5,000 Deaths per year that are totally avoidable and 10 tips to help you prevent that from happening.
The CDC estimates that food-borne illnesses in the U.S. account for at least 76 million infections, 300,000 hospitalizations, and 5,000 deaths annually.
There’s no doubt about it, food-borne illness is a serious matter…and most of it is totally preventable!
As reported by the CDC, some of the infections we just mentioned were from unusual kinds of bacteria and strains of E.coli. While these will probably not be around your home, common bacterial pathogens will be. They include various species of Shigella, Salmonella and Staphylococcus.
In their report, the CDC has provided us with some food safety advice, which include:
- Those preparing food should wash their hands before preparation, and several times during preparation of food.
- Keep all foods appropriately hot or cold until dinner is ready.
- Cool hot food in small batches and refrigerate as soon as possible.
- Be particular with poultry. Salmonella can get a foothold within hours when poultry is standing at a temperature that is bot hot or cold.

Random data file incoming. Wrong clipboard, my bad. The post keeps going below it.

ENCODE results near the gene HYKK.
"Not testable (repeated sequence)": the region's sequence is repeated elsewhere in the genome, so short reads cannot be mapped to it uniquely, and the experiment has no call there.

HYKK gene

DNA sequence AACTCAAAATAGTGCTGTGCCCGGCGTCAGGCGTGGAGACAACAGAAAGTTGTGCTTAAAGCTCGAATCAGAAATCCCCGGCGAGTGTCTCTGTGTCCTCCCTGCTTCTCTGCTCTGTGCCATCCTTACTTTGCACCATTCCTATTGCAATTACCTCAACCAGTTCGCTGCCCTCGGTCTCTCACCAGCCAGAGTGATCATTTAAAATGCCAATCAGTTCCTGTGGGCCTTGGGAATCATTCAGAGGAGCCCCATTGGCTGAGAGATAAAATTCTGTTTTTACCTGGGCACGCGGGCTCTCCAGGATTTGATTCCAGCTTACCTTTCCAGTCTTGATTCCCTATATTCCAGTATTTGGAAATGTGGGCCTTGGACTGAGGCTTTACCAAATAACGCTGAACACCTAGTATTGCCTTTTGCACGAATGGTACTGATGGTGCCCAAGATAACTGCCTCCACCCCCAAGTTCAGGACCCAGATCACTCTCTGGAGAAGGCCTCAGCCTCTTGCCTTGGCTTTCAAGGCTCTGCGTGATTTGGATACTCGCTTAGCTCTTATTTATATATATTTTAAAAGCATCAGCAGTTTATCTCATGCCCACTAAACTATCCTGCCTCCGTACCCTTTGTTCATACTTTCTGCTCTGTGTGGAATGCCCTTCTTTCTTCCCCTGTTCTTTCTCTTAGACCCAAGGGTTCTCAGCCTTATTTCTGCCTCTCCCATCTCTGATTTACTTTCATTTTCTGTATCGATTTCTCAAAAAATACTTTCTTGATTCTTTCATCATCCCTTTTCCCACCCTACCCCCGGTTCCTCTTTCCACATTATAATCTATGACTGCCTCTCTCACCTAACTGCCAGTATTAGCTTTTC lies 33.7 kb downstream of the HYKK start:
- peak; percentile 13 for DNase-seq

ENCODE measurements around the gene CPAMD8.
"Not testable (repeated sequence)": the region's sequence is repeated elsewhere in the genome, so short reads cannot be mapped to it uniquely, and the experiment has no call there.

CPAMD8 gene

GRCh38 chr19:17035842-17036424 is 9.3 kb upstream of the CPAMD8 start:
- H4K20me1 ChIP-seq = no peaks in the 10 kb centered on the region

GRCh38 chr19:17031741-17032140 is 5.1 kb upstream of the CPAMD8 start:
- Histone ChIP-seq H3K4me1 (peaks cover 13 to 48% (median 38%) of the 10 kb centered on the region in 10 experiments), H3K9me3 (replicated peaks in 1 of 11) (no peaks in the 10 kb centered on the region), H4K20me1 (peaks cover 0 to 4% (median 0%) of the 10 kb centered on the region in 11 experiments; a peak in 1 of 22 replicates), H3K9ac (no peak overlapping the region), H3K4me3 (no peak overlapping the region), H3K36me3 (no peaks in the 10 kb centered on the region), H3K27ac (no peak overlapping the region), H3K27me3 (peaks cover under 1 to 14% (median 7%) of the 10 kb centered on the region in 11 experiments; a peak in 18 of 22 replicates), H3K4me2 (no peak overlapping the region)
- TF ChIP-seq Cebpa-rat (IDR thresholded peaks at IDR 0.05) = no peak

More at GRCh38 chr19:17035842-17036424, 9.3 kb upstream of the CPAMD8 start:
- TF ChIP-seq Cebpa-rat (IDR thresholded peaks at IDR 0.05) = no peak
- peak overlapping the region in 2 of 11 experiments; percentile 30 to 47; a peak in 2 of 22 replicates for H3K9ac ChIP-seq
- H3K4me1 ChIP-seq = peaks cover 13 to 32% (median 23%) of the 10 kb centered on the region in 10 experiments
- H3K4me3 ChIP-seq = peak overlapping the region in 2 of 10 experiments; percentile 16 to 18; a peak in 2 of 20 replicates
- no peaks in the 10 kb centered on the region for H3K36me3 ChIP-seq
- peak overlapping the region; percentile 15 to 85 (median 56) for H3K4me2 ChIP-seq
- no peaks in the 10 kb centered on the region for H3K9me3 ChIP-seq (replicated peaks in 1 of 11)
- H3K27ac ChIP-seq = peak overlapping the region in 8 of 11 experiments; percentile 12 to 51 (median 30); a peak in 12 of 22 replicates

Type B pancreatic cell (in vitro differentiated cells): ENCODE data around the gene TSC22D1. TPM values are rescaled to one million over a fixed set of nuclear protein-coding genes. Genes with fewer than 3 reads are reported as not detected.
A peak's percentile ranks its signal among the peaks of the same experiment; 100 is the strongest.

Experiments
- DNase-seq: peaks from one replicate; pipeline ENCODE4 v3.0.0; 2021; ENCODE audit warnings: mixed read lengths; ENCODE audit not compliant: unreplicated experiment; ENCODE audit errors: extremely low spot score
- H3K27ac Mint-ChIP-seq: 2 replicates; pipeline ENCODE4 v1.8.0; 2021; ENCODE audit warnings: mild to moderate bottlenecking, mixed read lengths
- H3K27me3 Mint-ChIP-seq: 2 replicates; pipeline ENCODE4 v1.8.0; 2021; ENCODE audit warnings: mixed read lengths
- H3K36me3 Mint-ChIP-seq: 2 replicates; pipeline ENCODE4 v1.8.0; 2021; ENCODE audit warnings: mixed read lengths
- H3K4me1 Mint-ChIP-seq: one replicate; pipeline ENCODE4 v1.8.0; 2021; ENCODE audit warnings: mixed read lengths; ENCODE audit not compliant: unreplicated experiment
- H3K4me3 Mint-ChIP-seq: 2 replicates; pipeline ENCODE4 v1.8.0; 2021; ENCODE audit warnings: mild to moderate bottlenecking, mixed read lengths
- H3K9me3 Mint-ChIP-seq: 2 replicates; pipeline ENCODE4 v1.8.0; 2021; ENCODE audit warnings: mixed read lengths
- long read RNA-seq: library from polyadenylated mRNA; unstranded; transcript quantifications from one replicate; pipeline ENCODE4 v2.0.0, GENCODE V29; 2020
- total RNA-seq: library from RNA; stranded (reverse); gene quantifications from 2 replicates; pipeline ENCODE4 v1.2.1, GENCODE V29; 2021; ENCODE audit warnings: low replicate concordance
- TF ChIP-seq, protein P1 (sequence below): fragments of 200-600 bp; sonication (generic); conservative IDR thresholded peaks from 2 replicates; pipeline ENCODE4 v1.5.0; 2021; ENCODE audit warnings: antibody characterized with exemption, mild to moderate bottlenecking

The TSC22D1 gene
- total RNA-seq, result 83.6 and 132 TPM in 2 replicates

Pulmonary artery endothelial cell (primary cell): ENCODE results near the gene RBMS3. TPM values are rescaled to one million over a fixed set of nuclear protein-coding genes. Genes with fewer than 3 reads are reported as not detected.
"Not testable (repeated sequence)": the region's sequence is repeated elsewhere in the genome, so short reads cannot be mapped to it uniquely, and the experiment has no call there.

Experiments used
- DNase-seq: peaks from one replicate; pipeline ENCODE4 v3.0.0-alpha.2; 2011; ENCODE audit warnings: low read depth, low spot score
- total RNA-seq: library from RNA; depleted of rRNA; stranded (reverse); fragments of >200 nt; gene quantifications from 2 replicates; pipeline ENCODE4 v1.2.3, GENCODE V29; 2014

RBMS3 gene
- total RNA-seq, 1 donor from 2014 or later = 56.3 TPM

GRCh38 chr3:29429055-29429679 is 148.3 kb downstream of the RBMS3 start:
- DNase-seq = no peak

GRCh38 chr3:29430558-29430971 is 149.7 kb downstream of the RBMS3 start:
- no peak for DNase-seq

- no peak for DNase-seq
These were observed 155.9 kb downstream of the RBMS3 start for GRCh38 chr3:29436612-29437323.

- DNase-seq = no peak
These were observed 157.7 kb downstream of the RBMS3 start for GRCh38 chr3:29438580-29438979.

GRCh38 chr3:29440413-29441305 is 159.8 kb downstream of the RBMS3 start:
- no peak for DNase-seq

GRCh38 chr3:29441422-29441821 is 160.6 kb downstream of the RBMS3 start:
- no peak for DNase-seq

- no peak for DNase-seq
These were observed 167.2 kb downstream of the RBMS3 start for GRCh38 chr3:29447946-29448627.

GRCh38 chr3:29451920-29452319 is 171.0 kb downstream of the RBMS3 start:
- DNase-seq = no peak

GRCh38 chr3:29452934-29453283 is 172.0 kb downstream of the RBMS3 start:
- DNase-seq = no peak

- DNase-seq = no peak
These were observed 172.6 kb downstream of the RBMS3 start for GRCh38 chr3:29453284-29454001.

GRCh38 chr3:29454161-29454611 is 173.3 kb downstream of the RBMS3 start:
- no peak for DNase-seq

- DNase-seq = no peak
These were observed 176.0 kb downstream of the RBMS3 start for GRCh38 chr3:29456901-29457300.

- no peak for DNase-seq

- Refrigerator temperatures should be between 33 and 40 degrees F. Freezers should be below 0 degrees F.
- Fill storage containers to the top and seal them tightly. Minimize space for oxygen, which can make food turn sour.
- Plastic bags with zipper seals are excellent for food storage because you can squeeze the air out of them.
- Don’t allow food to become contaminated while you are storing it away. Wash your hands before handling each food.
- Use a clean utensil for each food. Don’t put uncooked foods, or foods to be stored on a plate or cutting board, and then put other food on the same utensil. (For example, when cooking a turkey, don’t put the raw turkey on a plate, and then without thoroughly cleaning the plate, put your ham on it before cooking it). As far as cutting boards go, we kind of dislike them in general, because they are breeding grounds for bacteria.
- Be careful with sponges or other cloths you use to wipe up things. If they aren’t disinfected or tossed away soon after use, they can be a virtual breeding ground for all sorts of nasty bacteria.
Here’s a good idea for you. Make sure to call the Centers for Disease Control and Prevention at (800)311-3435, or visit their website www.cdc.gov for more information on food safety. It’ll only take you a few minutes, but could literally save someone’s life…including yours!